Following a three-month iPhone trial, Immigration and Customs Enforcement has turned on security software to protect employees’ work and personal data on as many as 17,000 government-owned devices.
Personnel allotted iPhones are allowed to download apps for private use, as long as the software and data do not violate business behavior policies, ICE officials told Nextgov.
“These are government devices and ICE has a limited personal use policy that provides for users to add applications and data that does not violate professional conduct standards of the agency,” ICE Press Secretary Barbara Gonzalez said. “The devices are subject to inspection or retrieval – just like any piece of government equipment.”
The agency currently is distributing the devices in batches to investigators, legal personnel and other staff, officials said.
“The deployment is on schedule and we’re using a geographical-based deployment plan. At this point, we’re not disclosing numbers, but we’re happy with the pace of activation,” Gonzalez said.
In October, ICE disclosed that it would replace its existing Research in Motion BlackBerry smartphones with Apple iPhones because RIM’s products could no longer meet the law enforcement agency’s needs.
After evaluating RIM’s rate of innovation, business model sustainability and the attributes of other smartphones on the market, including Android devices, ICE opted to embrace the iPhone, according to contracting papers.
Now the agency’s iPhones are set up for “selective wiping” if a device is misplaced or stolen, meaning that ICE can erase all government data on the phones remotely but preserve employee apps and other personal files, according to Good Technology, a mobile security firm facilitating the rollout.
Gonzalez confirmed that “in the case of loss, only corporate data will be wiped; personal data will be retained,” but added “that does not imply how ICE will operationally use the technology and ICE will not comment on the specifics of our operational procedures.”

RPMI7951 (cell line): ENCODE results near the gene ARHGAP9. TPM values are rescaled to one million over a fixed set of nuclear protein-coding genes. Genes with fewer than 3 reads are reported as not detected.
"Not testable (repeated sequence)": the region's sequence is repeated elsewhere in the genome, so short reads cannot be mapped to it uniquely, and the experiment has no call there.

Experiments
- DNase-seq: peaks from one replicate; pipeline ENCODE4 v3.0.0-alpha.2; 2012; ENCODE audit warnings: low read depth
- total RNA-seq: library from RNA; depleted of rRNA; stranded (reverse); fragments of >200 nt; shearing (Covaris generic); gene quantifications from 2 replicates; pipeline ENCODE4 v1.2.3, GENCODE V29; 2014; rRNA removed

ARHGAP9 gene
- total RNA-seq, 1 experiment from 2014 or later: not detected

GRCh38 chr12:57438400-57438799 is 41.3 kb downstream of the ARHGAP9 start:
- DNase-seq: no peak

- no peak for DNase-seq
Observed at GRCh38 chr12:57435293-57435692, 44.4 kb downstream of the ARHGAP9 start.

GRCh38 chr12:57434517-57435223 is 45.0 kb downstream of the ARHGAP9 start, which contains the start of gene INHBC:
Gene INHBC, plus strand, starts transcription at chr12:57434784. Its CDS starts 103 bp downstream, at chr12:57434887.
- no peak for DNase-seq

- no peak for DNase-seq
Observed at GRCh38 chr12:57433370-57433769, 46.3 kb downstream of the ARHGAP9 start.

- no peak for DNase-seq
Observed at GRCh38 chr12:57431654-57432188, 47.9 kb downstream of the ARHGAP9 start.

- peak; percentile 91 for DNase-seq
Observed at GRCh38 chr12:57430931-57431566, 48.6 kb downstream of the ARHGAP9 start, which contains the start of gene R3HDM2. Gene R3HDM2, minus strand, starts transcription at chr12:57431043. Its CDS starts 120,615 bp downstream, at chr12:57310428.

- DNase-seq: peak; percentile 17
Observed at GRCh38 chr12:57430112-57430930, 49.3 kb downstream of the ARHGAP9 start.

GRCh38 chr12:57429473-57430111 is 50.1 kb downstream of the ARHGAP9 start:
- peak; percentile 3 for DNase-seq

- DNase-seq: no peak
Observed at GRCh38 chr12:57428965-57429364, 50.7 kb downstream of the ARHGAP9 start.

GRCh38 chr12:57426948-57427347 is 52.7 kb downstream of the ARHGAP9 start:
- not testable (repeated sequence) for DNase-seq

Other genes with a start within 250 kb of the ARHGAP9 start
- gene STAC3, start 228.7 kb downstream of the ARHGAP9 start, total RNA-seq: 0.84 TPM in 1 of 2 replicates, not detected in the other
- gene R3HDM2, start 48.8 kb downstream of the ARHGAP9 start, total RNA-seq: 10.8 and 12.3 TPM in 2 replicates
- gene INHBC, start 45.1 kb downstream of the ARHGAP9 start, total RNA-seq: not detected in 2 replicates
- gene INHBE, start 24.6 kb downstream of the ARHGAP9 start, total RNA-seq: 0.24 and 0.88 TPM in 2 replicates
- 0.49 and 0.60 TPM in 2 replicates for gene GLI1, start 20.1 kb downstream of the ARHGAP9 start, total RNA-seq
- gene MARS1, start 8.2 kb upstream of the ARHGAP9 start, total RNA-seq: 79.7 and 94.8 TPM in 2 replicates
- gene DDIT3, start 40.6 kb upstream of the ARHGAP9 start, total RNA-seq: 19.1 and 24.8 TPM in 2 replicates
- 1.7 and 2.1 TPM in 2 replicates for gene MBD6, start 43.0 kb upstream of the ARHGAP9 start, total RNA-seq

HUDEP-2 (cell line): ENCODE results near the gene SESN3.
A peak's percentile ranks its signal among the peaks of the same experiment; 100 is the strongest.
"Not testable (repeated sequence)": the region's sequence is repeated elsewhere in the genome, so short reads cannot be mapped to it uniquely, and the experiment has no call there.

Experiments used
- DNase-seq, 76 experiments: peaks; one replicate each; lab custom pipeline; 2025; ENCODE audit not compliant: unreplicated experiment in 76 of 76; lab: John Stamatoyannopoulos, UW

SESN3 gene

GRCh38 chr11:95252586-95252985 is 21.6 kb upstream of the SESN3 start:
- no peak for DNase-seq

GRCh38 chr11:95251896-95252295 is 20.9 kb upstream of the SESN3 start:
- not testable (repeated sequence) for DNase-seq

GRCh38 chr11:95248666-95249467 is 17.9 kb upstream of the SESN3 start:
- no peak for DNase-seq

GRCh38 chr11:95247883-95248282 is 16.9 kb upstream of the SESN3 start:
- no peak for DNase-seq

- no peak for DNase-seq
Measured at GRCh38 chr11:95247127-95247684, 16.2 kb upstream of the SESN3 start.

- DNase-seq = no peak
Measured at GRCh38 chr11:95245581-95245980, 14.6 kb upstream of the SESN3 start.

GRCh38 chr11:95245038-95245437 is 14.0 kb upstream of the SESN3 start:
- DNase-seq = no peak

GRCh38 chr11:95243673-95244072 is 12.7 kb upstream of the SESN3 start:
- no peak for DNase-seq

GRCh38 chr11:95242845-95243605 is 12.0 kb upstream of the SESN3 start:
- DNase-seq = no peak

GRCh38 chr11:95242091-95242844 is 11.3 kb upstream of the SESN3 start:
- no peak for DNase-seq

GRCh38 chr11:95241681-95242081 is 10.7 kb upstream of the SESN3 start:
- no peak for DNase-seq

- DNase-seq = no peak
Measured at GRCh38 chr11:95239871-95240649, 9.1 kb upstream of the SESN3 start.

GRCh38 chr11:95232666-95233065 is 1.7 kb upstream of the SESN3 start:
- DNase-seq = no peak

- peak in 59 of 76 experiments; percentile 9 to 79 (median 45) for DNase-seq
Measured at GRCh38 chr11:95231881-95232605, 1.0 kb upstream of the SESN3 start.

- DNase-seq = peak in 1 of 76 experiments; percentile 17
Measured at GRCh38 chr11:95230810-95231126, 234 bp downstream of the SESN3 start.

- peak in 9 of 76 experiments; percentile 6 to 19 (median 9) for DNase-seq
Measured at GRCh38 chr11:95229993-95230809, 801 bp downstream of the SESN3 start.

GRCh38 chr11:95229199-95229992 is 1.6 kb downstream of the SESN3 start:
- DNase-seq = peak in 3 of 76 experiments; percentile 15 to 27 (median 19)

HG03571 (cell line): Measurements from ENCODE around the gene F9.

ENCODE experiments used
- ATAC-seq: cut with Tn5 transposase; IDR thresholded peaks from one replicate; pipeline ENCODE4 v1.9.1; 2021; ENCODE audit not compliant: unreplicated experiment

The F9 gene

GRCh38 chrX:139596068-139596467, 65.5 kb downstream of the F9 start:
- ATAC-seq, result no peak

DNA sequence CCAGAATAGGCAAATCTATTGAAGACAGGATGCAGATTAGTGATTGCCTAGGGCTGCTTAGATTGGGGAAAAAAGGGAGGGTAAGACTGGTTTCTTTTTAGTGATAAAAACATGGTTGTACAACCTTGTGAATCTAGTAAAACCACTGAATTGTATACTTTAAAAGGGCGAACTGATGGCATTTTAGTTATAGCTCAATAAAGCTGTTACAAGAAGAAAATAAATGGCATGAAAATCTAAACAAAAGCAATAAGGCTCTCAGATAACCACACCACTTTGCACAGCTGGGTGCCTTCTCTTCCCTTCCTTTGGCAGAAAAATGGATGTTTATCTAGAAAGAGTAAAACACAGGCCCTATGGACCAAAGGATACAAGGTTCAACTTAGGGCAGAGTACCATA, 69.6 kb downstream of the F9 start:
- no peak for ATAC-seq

On Thursday, Eugene Liderman, director of public sector technology for Good Technology, said, “As of today, they have the infrastructure up and running to scale up” to 17,000 users. Good Technology actually is under contract to secure up to 25,000 users, he added.
For 18 months before the iPhone announcement, Good Technology worked with numerous Homeland Security Department officials, including the DHS inspector general, to ensure its technology could shield data and applications from remote hackers and unauthorized people who try handling the phone, company officials said.
The features ICE was looking for in a new smartphone, beyond tight security, included operating system consistency and the flexibility to handle “fingerprint and retina scanning for immediate identification of an individual,” as well as facial recognition.
Agencies are shedding BlackBerrys to buy Apple and Android-based smartphones that offer a greater choice of phone features, according to Government Executive Media Group research. BlackBerry use among federal managers dropped 77 percent between August 2009 and September 2011, while iPhone use nearly tripled during that period.
RIM, hoping to bounce back, announced in December that ICE is testing its latest BlackBerry 10 business line. The new BlackBerrys, like older versions, comply with a government encryption specification required for sensitive data called Federal Information Processing Standard 140-2. Apple’s phones are not FIPS-certified yet.
Good Technology officials said their software provides the same kind of agencywide control over device settings and data access that comes with BlackBerry services, when layered on top of the iPhone’s operating system.